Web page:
The East India Company brought tea to Britain in the 17th century. It was very expensive and served in cafés that were referred to as Penny Universities due to the heady conversation among the moneyed class. Soon they became more club-like and banned women. This caused Katherine Braganza, wife of King Charles II to bring tea into her home. Thus there came the terms “High Tea” and “Low Tea” with the elevation referring to the surface the tea was on. Low tea refers to setting the servings on low tables in living rooms and is the more elegant setting. High tea refers to a more bar-like setting without the frills of entertaining a houseguest. 

Tea is an important icon in America. The Boston Tea Party is something we’re all taught in grade school about the ignition of our war for independence. In 1773 the market collapsed for tea due to overproduction. The East India Company was bound for failure and bankruptcy with literal boatloads of tea that it could not sell in Britain due to the glut. So it was determined that they would take the tea to the American colonies and sold with the King’s backing. Also, by decree, all goods going into the colonies had to be delivered by British ships. This allowed Britain to “protect” the colonies and extort other seafaring traders like the Dutch, French, etc. 

The colonials knew what was going on and the settlements agreed not to buy the tea as it was too expensive given the glut conditions. The eastern coastline is rather good for smuggling so there would be no lack of tea by rejecting the British shiploads. When the time came, only Boston refused to buy theirs, all the others caved in. 

It was reported the “Indians boarded the boat” and committed the destruction of the tea. A review of the Masonic Lodge attend-ance that night of their regular meeting showed attendance to be remarkably low. The crates were over 300 lbs each. Quite likely the men moved the crates to the edge of the boat and shoveled the loose tea out of the crates over the edge of the boat rather than flinging the entire crate and contents overboard with an overhead toss. It’s noted that few shots were fired that night. Not from trying to stop the destruction but stopping scavengers from picking up the tea piles that accumulated on the sand… it was low tide!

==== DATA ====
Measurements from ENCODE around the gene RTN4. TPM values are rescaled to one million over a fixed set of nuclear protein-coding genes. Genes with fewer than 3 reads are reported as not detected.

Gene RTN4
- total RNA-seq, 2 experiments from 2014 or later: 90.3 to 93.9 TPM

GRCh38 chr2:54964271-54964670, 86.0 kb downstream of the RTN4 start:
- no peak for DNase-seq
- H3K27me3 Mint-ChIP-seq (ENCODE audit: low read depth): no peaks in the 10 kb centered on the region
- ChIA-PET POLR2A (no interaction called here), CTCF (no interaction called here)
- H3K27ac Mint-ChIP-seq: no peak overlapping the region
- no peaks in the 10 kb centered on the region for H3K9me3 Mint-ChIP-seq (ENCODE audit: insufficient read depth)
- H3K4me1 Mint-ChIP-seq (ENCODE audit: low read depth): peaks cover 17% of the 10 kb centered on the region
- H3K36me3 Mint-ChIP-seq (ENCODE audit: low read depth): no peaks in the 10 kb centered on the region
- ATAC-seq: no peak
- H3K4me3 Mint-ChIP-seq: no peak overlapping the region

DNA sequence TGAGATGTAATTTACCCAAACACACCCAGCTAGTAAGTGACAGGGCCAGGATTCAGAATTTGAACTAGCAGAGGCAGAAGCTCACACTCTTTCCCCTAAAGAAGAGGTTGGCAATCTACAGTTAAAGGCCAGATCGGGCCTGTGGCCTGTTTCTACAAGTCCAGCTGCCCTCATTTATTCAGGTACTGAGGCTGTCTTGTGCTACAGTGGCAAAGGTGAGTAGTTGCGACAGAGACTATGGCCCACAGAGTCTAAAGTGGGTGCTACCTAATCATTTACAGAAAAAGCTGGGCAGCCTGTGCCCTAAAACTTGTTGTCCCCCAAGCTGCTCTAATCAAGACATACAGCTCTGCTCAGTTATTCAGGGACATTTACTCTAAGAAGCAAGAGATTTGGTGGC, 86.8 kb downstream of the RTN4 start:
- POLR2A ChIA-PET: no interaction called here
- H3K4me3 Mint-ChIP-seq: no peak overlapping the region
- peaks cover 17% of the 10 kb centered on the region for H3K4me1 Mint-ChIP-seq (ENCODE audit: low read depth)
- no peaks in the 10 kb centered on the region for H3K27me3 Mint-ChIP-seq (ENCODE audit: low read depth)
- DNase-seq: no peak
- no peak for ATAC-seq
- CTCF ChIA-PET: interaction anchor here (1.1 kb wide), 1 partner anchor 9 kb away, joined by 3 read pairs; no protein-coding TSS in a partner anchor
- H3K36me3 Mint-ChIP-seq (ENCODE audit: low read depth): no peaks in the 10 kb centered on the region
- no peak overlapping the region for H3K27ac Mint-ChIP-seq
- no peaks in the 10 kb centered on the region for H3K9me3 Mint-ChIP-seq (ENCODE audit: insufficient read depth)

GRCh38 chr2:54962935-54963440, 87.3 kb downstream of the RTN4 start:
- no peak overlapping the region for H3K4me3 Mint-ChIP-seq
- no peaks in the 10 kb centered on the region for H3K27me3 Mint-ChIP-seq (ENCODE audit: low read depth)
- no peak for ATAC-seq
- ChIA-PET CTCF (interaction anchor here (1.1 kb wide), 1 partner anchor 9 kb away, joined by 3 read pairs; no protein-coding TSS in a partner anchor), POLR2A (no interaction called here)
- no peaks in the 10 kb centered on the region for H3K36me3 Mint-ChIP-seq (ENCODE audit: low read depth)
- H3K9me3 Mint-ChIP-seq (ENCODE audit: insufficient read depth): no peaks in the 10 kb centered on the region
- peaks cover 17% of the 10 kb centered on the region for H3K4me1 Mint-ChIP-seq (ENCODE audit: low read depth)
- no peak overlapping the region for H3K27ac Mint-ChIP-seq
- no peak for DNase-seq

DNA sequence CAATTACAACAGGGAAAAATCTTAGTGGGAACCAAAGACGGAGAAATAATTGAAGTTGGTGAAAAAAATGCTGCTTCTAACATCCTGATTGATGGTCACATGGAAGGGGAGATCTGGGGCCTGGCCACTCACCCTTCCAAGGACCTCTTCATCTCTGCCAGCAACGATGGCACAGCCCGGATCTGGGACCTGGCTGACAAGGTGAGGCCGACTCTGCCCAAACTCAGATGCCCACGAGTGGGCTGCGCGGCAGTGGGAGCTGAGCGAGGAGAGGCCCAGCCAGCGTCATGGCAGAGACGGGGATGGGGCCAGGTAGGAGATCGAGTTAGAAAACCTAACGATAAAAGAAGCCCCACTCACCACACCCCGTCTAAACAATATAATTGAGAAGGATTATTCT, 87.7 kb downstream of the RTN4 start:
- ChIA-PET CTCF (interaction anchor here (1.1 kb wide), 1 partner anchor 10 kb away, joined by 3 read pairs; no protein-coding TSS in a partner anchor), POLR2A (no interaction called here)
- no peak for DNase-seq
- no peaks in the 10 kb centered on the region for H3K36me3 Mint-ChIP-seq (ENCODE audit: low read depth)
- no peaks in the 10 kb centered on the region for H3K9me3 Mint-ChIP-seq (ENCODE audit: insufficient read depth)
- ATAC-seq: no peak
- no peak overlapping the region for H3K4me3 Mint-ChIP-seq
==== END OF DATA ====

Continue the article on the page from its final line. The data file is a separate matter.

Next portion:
Colonists concertedly made a switch to coffee instead of tea. John Adams wrote many many letters to his wife. In some of his letters, he discussed his decision to embrace coffee. 

China is rich with silk, porcelain, tea, etc. and silver or gold were the only things that they would trade for. Many attempts were made to smuggle tea production out of China. It was smuggled to India over the Himalayas. The East India Company began trading Opium to the Chinese instead of gold or silver while engaging India to supply tea. The opium trade created a lot of functioning addicts. The Chinese government tried to stop the trade but the British navy was much more powerful. They took Hong Kong! 

Thanks for the great talk Darrell! 

RAFFLE—Ken DuFour $20, Mike Gertner $10. 
GREETER—Jim Fournier